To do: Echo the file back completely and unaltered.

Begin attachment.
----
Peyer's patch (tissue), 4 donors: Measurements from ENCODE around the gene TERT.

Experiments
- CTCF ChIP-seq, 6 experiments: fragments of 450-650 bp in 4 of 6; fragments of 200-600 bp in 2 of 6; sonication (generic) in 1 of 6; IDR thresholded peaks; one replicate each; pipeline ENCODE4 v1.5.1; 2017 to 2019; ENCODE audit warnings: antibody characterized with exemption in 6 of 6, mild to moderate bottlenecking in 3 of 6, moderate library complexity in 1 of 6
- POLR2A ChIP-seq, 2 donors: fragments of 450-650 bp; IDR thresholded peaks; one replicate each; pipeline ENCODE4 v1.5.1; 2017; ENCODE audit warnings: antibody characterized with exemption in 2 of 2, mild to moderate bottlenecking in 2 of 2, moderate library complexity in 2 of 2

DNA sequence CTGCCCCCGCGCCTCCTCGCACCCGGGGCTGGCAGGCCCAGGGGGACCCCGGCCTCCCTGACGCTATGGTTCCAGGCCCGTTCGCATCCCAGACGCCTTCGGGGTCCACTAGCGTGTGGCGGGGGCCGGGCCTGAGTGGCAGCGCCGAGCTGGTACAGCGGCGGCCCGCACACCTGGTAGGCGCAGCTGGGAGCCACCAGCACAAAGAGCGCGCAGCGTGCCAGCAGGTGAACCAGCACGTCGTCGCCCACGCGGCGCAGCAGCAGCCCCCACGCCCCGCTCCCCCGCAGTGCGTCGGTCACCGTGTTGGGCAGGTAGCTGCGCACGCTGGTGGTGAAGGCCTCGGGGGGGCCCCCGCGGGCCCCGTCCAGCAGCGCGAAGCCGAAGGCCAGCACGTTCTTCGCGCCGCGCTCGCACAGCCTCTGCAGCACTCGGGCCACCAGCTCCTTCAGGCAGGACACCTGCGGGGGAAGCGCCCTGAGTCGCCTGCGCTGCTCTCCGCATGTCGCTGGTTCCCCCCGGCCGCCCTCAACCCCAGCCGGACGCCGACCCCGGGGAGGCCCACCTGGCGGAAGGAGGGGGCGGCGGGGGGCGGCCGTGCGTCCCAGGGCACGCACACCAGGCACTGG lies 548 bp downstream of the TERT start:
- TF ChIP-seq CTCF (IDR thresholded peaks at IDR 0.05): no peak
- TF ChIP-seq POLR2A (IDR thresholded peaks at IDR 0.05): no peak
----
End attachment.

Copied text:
Peyer's patch (tissue), 4 donors: Measurements from ENCODE around the gene TERT.

Experiments
- CTCF ChIP-seq, 6 experiments: fragments of 450-650 bp in 4 of 6; fragments of 200-600 bp in 2 of 6; sonication (generic) in 1 of 6; IDR thresholded peaks; one replicate each; pipeline ENCODE4 v1.5.1; 2017 to 2019; ENCODE audit warnings: antibody characterized with exemption in 6 of 6, mild to moderate bottlenecking in 3 of 6, moderate library complexity in 1 of 6
- POLR2A ChIP-seq, 2 donors: fragments of 450-650 bp; IDR thresholded peaks; one replicate each; pipeline ENCODE4 v1.5.1; 2017; ENCODE audit warnings: antibody characterized with exemption in 2 of 2, mild to moderate bottlenecking in 2 of 2, moderate library complexity in 2 of 2

DNA sequence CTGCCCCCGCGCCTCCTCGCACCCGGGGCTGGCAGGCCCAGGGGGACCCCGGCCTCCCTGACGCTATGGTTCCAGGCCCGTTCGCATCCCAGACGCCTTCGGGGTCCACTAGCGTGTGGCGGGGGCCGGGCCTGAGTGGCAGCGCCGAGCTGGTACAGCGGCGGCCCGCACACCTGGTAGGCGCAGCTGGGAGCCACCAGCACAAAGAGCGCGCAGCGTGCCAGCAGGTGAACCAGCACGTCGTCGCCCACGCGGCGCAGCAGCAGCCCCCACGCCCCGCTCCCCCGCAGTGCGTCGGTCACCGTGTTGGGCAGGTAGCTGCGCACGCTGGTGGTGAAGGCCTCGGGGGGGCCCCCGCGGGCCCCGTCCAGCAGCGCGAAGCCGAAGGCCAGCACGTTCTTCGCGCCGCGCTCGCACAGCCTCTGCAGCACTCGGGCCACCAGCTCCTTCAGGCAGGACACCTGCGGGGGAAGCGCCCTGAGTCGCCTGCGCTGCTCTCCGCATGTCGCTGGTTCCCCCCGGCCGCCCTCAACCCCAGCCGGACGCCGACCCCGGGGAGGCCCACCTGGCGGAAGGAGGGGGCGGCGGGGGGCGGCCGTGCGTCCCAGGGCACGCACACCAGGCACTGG lies 548 bp downstream of the TERT start:
- TF ChIP-seq CTCF (IDR thresholded peaks at IDR 0.05): no peak
- TF ChIP-seq POLR2A (IDR thresholded peaks at IDR 0.05): no peak